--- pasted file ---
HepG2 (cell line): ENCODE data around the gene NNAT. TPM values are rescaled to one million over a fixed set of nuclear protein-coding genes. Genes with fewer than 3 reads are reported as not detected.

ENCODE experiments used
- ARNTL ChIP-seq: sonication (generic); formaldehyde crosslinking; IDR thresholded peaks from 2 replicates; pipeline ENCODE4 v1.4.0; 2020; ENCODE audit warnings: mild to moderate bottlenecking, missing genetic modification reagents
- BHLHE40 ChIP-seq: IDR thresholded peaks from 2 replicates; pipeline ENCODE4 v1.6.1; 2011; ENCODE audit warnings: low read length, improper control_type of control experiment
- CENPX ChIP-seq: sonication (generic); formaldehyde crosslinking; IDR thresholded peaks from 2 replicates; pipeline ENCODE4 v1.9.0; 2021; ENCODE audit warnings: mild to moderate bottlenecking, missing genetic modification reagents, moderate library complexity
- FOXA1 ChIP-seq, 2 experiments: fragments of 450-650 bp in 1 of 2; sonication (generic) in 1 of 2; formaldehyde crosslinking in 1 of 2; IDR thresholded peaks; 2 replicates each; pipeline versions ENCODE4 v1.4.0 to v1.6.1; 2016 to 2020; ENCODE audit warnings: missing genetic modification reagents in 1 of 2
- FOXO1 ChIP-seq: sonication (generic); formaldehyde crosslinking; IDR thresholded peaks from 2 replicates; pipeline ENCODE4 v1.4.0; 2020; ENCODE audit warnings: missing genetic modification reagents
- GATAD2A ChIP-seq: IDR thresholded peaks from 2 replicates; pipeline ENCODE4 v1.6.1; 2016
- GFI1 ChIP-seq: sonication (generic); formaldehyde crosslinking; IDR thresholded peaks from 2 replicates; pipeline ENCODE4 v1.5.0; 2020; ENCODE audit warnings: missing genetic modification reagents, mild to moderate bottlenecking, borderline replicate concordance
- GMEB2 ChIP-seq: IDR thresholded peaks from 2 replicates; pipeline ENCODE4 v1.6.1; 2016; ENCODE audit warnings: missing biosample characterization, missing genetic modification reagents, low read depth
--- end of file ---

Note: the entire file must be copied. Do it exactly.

HepG2 (cell line): ENCODE data around the gene NNAT. TPM values are rescaled to one million over a fixed set of nuclear protein-coding genes. Genes with fewer than 3 reads are reported as not detected.

ENCODE experiments used
- ARNTL ChIP-seq: sonication (generic); formaldehyde crosslinking; IDR thresholded peaks from 2 replicates; pipeline ENCODE4 v1.4.0; 2020; ENCODE audit warnings: mild to moderate bottlenecking, missing genetic modification reagents
- BHLHE40 ChIP-seq: IDR thresholded peaks from 2 replicates; pipeline ENCODE4 v1.6.1; 2011; ENCODE audit warnings: low read length, improper control_type of control experiment
- CENPX ChIP-seq: sonication (generic); formaldehyde crosslinking; IDR thresholded peaks from 2 replicates; pipeline ENCODE4 v1.9.0; 2021; ENCODE audit warnings: mild to moderate bottlenecking, missing genetic modification reagents, moderate library complexity
- FOXA1 ChIP-seq, 2 experiments: fragments of 450-650 bp in 1 of 2; sonication (generic) in 1 of 2; formaldehyde crosslinking in 1 of 2; IDR thresholded peaks; 2 replicates each; pipeline versions ENCODE4 v1.4.0 to v1.6.1; 2016 to 2020; ENCODE audit warnings: missing genetic modification reagents in 1 of 2
- FOXO1 ChIP-seq: sonication (generic); formaldehyde crosslinking; IDR thresholded peaks from 2 replicates; pipeline ENCODE4 v1.4.0; 2020; ENCODE audit warnings: missing genetic modification reagents
- GATAD2A ChIP-seq: IDR thresholded peaks from 2 replicates; pipeline ENCODE4 v1.6.1; 2016
- GFI1 ChIP-seq: sonication (generic); formaldehyde crosslinking; IDR thresholded peaks from 2 replicates; pipeline ENCODE4 v1.5.0; 2020; ENCODE audit warnings: missing genetic modification reagents, mild to moderate bottlenecking, borderline replicate concordance
- GMEB2 ChIP-seq: IDR thresholded peaks from 2 replicates; pipeline ENCODE4 v1.6.1; 2016; ENCODE audit warnings: missing biosample characterization, missing genetic modification reagents, low read depth